This is not a complete list of every collectible Pontiac Grand Prix, but five rare or unusual examples you may or may not know from Grand Prix history.
1962 Pontiac Grand Prix Super Duty
Two years before John DeLorean’s brainchild Pontiac GTO made muscle car history, the 1962 Pontiac Grand Prix Super Duty was making short work of destroying rear tires. With a 421 cubic-inch V8 rated at 405 horsepower (many speculate actual output was north of 465 horsepower), the Grand Prix Super Duty cleared a path for all the Pontiac muscle cars that would follow. Only 16 copies of the Grand Prix Super Duty left the factory, due in large part to the Super Duty option adding $2,000 to the base sticker price of $3,490. Hagerty Price Guide value for a 1962 Pontiac Grand Prix Super Duty in #1 condition is $257,000.
1967 Pontiac Grand Prix Convertible
Not the rarest of Pontiac Grand Prix with 5,856 convertibles built out of 42,981 total production, but 1967 was the only year for the Grand Prix convertible. The 1967 model year saw a refresh of the model, with hidden horizontal headlights, a full-width front bumper that framed the grille, optional rear fender skirts, and a longer list of available options.
The convertible Grand Prix was a glorious land yacht loaded with luxurious appointments. The GP came with a standard bucket seats, center console, full instruments, and dual exhaust. Buyers could choose from the base 400 cubic-inch V8 putting out 350 horsepower, or the 428 cube V8 making up to 376 horsepower. Hagerty Price Guide value for a 1967 Pontiac Grand Prix Convertible with the 428 cubic-inch/376-horsepower V8 in #1 condition is $76,400.
1968 Pontiac Grand Prix WG Code
The 1968 Pontiac Grand Prix was the final year for the B-Body platform. The ’68 GP saw some styling changes, the most prominent being the full width grille with hidden headlights and protruding “beak” in the center that would become a prominent design feature for the Grand Prix for years to come. The grille was now a “mesh” pattern. Optional fender skirts added to the distinctive styling that made the Grand Prix unmistakable.
For the ’68 model year, option code WG got you a 428 cubic-inch, 375-horsepower V8 with a 4-speed manual transmission. Only 195 WG code cars left the factory in 1968, and of those, only 77 had air conditioning. Hagerty Price Guide value for a 1968 Pontiac Grand Prix WG code in #1 condition is $45,500.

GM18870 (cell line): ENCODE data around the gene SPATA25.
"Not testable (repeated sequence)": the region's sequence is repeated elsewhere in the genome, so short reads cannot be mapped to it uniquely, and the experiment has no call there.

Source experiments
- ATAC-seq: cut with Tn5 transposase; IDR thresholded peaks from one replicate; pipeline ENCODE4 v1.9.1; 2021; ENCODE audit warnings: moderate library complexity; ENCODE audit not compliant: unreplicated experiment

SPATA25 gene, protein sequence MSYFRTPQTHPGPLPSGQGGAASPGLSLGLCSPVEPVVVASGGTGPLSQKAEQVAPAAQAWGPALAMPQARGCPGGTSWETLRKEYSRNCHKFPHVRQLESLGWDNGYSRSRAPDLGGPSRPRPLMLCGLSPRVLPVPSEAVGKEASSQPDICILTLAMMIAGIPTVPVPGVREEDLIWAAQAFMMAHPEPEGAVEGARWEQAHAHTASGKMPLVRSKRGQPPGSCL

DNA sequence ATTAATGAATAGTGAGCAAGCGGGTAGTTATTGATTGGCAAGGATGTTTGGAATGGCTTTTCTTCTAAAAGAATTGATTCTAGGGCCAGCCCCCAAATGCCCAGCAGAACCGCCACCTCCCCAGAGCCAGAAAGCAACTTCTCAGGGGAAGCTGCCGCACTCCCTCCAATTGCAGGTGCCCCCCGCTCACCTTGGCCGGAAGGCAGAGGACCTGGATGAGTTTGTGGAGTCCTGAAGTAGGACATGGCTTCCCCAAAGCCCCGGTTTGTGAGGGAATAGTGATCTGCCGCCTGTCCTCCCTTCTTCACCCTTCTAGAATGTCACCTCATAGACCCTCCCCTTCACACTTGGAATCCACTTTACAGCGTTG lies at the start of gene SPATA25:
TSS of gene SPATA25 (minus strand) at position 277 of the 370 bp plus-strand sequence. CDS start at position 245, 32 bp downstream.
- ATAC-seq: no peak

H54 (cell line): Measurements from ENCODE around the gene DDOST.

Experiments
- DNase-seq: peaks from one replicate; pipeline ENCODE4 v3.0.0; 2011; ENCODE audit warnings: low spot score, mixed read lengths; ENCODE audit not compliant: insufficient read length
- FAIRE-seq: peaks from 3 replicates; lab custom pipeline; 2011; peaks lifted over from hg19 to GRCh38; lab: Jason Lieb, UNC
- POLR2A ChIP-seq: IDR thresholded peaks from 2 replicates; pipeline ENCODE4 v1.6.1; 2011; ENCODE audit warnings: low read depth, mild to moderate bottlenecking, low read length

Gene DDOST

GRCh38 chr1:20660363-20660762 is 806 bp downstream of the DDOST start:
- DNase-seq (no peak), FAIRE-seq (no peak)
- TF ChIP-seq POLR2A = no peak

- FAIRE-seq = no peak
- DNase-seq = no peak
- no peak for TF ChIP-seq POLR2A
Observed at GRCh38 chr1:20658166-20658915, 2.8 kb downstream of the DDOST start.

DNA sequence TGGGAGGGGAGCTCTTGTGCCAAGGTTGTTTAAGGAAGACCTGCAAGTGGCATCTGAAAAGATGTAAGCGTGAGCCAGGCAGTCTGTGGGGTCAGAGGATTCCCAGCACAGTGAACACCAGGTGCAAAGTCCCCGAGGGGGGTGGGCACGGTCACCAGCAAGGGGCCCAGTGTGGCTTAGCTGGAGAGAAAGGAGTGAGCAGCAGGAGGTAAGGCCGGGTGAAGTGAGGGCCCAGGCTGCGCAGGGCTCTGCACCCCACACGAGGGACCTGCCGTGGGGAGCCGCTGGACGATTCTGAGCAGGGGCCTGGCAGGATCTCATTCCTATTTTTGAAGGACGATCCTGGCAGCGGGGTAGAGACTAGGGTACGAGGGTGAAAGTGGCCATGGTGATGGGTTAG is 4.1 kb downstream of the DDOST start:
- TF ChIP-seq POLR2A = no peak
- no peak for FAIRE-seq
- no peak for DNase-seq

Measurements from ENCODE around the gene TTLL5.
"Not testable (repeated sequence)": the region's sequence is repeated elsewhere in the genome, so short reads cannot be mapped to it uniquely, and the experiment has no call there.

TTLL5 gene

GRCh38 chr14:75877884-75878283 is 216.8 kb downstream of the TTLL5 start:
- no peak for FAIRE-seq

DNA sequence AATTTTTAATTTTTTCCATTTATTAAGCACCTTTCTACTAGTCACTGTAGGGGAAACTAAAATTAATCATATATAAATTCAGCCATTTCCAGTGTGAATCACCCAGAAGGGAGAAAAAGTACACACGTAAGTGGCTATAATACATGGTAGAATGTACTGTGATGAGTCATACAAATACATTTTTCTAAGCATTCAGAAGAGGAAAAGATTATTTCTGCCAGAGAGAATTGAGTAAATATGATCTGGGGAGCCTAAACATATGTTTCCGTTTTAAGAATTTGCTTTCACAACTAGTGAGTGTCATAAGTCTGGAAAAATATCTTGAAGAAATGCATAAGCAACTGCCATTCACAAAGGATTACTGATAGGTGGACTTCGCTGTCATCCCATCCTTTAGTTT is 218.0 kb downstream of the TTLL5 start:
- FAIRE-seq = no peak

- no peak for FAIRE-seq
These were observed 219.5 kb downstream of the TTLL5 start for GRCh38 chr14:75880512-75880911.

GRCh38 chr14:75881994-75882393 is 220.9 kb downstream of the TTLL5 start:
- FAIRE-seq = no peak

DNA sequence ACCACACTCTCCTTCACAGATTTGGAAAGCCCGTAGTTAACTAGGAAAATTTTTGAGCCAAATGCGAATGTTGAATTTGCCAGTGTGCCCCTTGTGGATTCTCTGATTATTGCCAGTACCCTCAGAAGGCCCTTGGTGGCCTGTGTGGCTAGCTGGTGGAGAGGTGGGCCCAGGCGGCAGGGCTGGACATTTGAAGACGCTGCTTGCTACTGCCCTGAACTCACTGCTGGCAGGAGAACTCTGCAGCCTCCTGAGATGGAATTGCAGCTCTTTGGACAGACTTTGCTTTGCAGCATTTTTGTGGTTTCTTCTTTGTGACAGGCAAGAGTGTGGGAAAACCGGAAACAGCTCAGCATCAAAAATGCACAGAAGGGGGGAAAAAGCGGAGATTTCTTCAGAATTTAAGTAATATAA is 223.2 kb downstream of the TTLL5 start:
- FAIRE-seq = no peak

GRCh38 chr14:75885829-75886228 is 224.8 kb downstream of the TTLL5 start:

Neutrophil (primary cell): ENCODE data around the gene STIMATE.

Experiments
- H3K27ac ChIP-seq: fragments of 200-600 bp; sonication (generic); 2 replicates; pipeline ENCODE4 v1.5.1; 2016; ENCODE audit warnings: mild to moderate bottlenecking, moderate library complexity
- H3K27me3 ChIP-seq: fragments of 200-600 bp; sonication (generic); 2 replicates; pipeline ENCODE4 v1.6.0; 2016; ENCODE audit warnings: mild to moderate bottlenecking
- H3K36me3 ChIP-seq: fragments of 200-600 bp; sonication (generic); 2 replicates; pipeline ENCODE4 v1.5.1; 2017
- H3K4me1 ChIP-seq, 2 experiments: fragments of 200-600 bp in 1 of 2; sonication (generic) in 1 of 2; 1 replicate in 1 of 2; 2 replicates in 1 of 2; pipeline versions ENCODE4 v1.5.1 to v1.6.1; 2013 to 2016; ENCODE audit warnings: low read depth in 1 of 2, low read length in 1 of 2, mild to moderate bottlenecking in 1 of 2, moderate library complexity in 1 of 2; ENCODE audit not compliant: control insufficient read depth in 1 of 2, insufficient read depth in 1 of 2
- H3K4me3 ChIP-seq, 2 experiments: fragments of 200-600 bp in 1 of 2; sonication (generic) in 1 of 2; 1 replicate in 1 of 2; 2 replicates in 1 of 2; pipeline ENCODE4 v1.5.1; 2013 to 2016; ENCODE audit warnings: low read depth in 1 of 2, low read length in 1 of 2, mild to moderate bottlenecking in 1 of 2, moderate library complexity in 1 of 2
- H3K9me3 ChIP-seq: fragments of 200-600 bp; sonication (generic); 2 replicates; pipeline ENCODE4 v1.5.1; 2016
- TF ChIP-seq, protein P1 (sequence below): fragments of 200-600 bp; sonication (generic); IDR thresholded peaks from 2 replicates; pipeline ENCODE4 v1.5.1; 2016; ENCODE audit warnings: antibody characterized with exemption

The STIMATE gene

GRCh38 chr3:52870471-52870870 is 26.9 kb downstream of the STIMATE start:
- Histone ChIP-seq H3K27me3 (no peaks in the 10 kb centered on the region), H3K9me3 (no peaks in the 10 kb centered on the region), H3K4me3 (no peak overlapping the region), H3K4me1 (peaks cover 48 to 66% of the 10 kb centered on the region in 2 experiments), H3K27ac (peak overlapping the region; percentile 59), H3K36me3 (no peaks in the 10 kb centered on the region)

1986 Pontiac Grand Prix 2+2
A bit of a different Grand Prix, the 2+2 is one that was built to develop aerodynamic improvements for street cars that would be raced in NASCAR. The Grand Prix and the Chevy Monte Carlo, both G-Body platform cars raced in NASCAR, suffered from blocky styling that had aerodynamic deficiencies at high speed. There was significant drag created by the squared-off back window and lift at the rear end. GM approved modification on some Grand Prix and Monte Carlos in the form of a “bubble” back window and rear decklid spoilers. The nose also got the aero treatment. The resulting cars were called the Grand Prix 2+2 and the Monte Carlo Aero Coupe.
The new rear window gave the cars a fastback profile, while the spoilers decreased lift. The more aerodynamic rear window created a very short rear deck. Unfortunately, the rear windows were fixed, meaning the cars now had a much smaller trunk opening, making them far less practical. Only 1,118 Grand Prix 2+2s were built. All of them were shipped to Pontiac dealers in the Southeastern part of the U.S., where NASCAR has its largest following. The high sale price for a 1986 Pontiac Grand Prix 2+2 at auction was at the 2014 Mecum Kissimmee sale, where one hammered sold for $39,960.
1989-1990 Pontiac Grand Prix Turbo ASC/McLaren
In 1989 and 1990, Pontiac teamed with American Sunroof Corporation and McLaren to produce a Grand Prix Turbo. It was propelled by a 3.1-liter, 205 horsepower turbocharged V6 powering the front wheels through a four-speed automatic. It had wider bodywork, functional hood louvers, stiffer suspension, a more luxurious interior with sculpted cloth or leather seats (although the seats were contoured such that they could only accommodate four passengers opposed to five in other Grand Prix), and a head-up display. The Grand Prix Turbo also had stainless steel dual exhaust and 16-inch gold cross-laced wheels wearing 245/50 Goodyear Eagles.
The interior was awash in buttons (186 in all). There were only three options available on the Grand Prix Turbo: leather seats (could be had in tan or gray – cloth was only available in tan), sunroof, and CD player. The GP Turbo only came in red or black. This was a stunning offering from the “Cladocene” period of Malaise Era cars. There are rumors that McLaren originally built the 3.1 to produce 320 horsepower, but GM insisted it be detuned to just 205. Fewer than 3,500 of the Grand Prix Turbos were produced, and that number may be as low as 2,300 (there are varying figures on total production). A Pontiac Grand Prix Turbo ASC/McLaren sold on online auction site Bring A Trailer in April of 2020 for $15,500.